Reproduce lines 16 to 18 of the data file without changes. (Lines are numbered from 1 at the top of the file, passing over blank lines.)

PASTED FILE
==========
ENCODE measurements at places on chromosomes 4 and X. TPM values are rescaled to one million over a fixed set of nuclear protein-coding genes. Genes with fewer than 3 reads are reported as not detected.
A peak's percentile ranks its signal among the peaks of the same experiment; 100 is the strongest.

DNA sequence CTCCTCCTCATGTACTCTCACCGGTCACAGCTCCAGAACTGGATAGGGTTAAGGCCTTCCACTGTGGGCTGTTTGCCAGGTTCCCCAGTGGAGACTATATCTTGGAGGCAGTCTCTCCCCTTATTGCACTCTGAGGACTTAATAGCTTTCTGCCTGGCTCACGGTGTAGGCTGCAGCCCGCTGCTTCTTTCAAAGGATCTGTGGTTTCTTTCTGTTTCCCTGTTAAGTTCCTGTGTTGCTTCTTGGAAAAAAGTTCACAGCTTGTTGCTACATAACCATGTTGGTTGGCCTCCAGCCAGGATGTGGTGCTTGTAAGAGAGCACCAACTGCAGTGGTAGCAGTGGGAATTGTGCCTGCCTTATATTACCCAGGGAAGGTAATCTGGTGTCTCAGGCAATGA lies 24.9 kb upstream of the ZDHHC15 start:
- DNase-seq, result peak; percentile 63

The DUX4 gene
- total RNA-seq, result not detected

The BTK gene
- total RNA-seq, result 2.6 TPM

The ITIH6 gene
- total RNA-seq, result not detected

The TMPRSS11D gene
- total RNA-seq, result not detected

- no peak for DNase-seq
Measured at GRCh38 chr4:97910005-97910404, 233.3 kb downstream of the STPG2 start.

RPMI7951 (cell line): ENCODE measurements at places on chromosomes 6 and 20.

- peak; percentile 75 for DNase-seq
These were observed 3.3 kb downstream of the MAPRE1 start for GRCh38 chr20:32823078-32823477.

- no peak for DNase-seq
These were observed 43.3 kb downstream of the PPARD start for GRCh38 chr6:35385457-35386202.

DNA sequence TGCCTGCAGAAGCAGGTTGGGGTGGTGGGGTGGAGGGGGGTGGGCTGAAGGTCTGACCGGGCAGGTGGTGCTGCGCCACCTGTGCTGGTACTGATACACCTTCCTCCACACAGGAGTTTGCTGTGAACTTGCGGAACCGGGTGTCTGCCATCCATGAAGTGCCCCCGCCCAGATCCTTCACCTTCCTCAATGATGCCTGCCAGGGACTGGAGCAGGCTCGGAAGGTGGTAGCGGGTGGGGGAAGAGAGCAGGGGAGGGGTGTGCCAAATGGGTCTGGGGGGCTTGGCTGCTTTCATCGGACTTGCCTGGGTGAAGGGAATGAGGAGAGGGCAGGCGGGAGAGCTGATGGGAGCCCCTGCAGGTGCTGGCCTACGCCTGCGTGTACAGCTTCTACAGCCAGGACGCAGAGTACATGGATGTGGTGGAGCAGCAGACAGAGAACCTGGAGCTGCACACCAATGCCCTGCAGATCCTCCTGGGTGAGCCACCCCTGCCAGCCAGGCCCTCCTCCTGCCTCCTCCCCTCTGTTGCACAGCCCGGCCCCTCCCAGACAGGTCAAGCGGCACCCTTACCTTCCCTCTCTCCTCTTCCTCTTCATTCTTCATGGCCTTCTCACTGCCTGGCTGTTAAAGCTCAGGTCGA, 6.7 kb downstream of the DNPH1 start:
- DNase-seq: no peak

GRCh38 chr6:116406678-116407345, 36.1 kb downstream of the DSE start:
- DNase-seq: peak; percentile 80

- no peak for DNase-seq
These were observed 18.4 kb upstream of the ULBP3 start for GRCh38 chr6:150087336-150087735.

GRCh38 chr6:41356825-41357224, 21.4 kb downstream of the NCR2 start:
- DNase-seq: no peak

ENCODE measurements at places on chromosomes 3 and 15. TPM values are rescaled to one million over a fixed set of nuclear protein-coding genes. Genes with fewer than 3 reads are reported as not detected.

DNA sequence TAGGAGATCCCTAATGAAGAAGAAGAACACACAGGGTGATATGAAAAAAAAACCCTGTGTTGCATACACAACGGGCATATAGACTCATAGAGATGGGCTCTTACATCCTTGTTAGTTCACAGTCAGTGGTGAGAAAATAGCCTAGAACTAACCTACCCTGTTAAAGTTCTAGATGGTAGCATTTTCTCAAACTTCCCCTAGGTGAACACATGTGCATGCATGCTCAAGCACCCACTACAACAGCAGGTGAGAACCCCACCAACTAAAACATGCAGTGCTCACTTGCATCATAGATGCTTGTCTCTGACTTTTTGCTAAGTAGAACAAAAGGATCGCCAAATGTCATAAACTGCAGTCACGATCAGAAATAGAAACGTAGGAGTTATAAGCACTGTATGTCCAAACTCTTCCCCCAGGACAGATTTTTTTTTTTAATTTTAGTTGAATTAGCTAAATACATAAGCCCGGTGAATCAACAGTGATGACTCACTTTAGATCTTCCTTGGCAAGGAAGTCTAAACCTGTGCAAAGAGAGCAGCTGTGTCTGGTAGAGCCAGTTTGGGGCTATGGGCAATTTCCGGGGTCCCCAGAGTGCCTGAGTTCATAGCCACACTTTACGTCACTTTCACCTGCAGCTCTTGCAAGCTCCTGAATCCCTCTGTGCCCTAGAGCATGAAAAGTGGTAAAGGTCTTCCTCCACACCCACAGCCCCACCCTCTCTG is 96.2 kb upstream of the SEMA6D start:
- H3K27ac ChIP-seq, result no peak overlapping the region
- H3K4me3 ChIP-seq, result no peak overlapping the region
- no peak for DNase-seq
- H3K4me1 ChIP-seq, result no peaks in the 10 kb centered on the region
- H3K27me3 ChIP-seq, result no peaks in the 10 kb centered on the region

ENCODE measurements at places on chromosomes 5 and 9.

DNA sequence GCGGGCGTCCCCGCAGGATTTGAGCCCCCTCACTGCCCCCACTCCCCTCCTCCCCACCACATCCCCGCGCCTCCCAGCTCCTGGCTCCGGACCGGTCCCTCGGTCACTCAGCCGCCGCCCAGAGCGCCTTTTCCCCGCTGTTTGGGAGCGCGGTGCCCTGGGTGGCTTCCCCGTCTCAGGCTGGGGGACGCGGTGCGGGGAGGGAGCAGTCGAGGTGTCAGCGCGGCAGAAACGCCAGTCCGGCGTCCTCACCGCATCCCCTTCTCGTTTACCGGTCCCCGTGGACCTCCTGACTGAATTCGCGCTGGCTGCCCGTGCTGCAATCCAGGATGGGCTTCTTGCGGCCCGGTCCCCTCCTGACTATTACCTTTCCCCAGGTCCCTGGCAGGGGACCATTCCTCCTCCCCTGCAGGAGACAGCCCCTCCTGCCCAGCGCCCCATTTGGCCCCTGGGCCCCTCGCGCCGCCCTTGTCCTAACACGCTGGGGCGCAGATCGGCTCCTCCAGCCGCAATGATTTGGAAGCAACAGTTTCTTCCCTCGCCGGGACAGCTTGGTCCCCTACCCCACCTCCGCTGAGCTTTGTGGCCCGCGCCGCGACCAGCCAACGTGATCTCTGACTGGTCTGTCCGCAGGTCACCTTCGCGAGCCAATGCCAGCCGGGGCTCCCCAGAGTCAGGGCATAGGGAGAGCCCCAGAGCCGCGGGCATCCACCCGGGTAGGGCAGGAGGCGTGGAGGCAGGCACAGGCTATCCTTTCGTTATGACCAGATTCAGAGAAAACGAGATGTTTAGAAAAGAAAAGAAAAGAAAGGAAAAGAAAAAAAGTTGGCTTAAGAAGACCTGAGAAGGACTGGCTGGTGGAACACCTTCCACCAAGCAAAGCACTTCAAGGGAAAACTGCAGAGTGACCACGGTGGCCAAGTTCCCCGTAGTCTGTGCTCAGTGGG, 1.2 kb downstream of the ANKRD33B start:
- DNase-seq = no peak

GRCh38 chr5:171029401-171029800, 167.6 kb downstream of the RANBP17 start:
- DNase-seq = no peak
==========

- peak; percentile 75 for DNase-seq
These were observed 3.3 kb downstream of the MAPRE1 start for GRCh38 chr20:32823078-32823477.

- no peak for DNase-seq